Though, with that said, with the introduction of Joomlaworks K2 (CCK) serving as a feature-rich content management system and the soon-to-be released Joomla Anahita Social Engine, there may be little reason to extend beyond the scope of native Joomla.
Not exactly. Elgg doesn't provide CCK-like features and is not for content management in the usual sense. Coupled with Joomla, Elgg offers strong but simple social/collaborative features to complement Joomla's strengths as a flexible content management and application platform. Anahita may be too big for many users with more modest or budget-sensitive needs. Will Anahita have a free or low-cost version? IIRC, it is more of a high-end enterprise-oriented, commercial project.
To minimize segregation of data and content, the best integrated social platform is probably Drupal or Joomla with a native social/community extension. (CCK and general content management is better in Drupal as well, among other things; the problem is the UI and learning curve involved in developing and maintaining Drupal sites.) The downside of Joomla+Elgg or Joomla+anything is it's just a link for user authentication. For anything more, you need to develop and support it yourself.
I would break it down this way today:
Joomla+Community Builder: flexible, widely used, free solution with a fairly convoluted, non-optimal UI and no third-party templates to speak of. Templating is rough, and CB is not a designer's dream. The default layout and views are based on a MySpace concept, and it predates web 2.0 thinking, so a lot of that stuff will have a tacked on feel. CB does not provide any common areas for actual social interaction; it just gives you custom user fields and profile pages with a lot of plugins that add to the profiles. A collaboration with the highly under-developed GroupJive extension is underway, but by itself CB does not offer any group functions. It is not an out-of-the box solution if you care about originality and design.
Joomla+JomSocial: Flexible, popular, ~$100 (USD) solution with a good UI and decent templating options. They default layout and views are based on a Facebook concept. It is pretty quick and easy to set up and have looking good out of the box. Quite solidly Web 2.0 with grood group features and integration with Azrul's comment and blogging extensions.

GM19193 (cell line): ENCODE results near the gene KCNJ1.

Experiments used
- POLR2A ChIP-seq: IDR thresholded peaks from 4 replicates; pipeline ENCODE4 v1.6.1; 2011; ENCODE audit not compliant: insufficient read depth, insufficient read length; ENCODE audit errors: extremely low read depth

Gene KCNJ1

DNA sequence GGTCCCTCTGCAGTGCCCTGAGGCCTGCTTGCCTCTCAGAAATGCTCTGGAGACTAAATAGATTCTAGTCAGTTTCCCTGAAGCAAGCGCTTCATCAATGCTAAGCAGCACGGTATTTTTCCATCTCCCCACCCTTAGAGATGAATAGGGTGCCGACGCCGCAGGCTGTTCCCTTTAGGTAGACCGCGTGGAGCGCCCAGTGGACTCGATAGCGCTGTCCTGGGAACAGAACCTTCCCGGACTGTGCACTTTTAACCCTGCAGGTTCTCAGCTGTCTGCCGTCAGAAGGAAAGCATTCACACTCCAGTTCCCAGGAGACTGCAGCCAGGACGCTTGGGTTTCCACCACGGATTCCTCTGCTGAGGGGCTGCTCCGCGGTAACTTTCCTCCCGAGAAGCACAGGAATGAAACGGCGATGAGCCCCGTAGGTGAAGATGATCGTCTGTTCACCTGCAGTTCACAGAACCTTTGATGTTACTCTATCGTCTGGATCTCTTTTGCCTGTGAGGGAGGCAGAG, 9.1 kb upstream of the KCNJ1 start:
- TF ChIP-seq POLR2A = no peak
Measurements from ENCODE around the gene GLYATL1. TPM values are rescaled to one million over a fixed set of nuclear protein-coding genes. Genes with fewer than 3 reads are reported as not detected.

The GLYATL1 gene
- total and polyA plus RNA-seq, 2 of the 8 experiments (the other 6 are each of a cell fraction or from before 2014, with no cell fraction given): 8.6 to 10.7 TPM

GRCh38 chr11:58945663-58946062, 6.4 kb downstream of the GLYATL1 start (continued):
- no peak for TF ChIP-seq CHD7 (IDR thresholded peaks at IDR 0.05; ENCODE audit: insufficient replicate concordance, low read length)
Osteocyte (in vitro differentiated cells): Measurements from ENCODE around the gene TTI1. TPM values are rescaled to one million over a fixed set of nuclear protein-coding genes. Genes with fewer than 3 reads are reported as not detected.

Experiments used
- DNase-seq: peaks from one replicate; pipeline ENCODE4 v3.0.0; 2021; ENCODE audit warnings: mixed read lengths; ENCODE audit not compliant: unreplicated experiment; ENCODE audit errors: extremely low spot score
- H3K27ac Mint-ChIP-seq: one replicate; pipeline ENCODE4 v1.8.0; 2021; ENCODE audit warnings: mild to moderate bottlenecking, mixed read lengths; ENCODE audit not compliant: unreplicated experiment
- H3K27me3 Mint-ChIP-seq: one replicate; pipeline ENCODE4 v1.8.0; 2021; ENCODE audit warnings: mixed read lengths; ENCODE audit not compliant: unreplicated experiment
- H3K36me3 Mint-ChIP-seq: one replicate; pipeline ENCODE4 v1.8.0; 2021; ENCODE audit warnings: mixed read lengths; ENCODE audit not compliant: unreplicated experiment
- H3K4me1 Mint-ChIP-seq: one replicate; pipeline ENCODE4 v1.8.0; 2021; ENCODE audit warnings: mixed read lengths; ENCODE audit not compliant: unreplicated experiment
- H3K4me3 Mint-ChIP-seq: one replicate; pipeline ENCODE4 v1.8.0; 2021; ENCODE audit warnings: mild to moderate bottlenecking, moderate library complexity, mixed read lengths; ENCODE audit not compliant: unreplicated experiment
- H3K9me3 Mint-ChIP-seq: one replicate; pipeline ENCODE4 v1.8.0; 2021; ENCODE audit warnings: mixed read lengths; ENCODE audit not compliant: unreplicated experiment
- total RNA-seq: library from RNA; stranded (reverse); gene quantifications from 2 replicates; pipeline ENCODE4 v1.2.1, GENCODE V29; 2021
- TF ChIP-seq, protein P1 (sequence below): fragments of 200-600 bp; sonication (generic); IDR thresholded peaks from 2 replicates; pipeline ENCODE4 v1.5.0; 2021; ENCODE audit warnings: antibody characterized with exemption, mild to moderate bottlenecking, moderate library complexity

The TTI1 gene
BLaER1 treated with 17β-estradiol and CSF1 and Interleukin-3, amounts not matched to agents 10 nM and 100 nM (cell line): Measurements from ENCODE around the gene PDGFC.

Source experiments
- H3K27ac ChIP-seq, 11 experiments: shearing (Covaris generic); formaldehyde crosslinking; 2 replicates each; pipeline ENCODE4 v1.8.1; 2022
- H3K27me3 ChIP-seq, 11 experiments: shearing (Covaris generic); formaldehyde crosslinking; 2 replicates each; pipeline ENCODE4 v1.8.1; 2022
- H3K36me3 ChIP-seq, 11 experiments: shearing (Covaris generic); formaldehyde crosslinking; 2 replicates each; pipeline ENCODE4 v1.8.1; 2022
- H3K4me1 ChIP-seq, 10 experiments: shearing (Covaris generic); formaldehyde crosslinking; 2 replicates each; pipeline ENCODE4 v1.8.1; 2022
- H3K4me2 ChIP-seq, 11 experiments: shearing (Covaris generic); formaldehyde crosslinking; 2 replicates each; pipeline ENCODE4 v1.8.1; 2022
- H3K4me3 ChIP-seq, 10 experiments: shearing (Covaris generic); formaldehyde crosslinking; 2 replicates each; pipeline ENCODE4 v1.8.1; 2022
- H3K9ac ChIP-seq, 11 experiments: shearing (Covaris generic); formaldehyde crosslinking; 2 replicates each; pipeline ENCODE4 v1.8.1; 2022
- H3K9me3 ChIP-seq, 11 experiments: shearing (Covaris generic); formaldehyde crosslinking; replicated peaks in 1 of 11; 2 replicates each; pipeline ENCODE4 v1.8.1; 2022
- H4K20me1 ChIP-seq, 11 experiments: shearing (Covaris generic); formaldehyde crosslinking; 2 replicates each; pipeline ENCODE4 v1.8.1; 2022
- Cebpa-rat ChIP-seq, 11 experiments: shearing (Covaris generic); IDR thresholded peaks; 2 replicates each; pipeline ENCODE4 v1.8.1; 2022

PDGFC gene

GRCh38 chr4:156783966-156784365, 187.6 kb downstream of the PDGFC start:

Joomla+Joomunity: Free. Currently in Beta 3 (January 2009) Development seems slow and their own site has never worked very well. Facebook Connect system has worked well ahead of others. Seems promising and pretty but under-supported. Design concept seems similar to JomSocial, very Facebooky.
Elgg: After a rocky start in the fall of 2008, development and community support is strong for Elgg now, currently moving toward a 1.6 release. (1.2 was released in December 2009. For several years prior, Elgg 0.x was developed, conceptually a precursor but totally separate with no migration path to 1.x.) Elgg is all social network and only social networking. It has a Facebook 2.0 flavor influenced by Twitter, but (showing its educational roots) it is more oriented toward collaboration with user blogs, group blogs, and group forums. Organizationally--as you can see on the Elgg Community site--it is not a good solution for large sites that do not have a strong curator team, especially since it is weak on moderation functions. If text information and especially file sharing (where version history is critical) accumulates at a high rate, Elgg becomes soup--although for the purposes of fostering anarchic, hands-off growth in an open source community, this is the typical model. Elgg has no backend to speak of, uses an MVC system, and is modified via plugins that supplement and/or override both functionality and design. (Themes are plugins.) If you've done any significant under-the-hood customization with Drupal or Wordpress, Elgg will probably seem more accessible and somewhere in between for its learning curve.
Drupal: Strong and well supported but challenged with a rough UI and brick wall learning curve, you can really build anything (and do it right) with Drupal, given enough time. Since Drupal was originally built with a hybrid concept of content management and collaboration, it was conceptually ahead of the curve for web 2.0 and social publishing. It gives you a good framework with well-integrated extensions/modules that play well together, allowing you to build highly customized sites with the social features you want and solid content management, custom workflow and access roles and rules. It's just not an out-of-the box solution for people who wannt to build something fast but have not prior experience with Drupal and maybe nothing similar.
SEO strengths and weaknesses of all four are important, but I don't know much about them except that Drupal is great for SEO. Elgg was pretty bad as of the 1.2 release, and its internal search feature was worse than Drupal and Joomla's. (They're all sub-optimal in their own search features.)
On the web since 1995. 495 posts in the old Mambo forum. Under the hood with Wordpress, Joomla, and Drupal since 2006. Many more platforms before and since. http://www.newlocalmedia.com http://www.twitter.com/newlocalmedia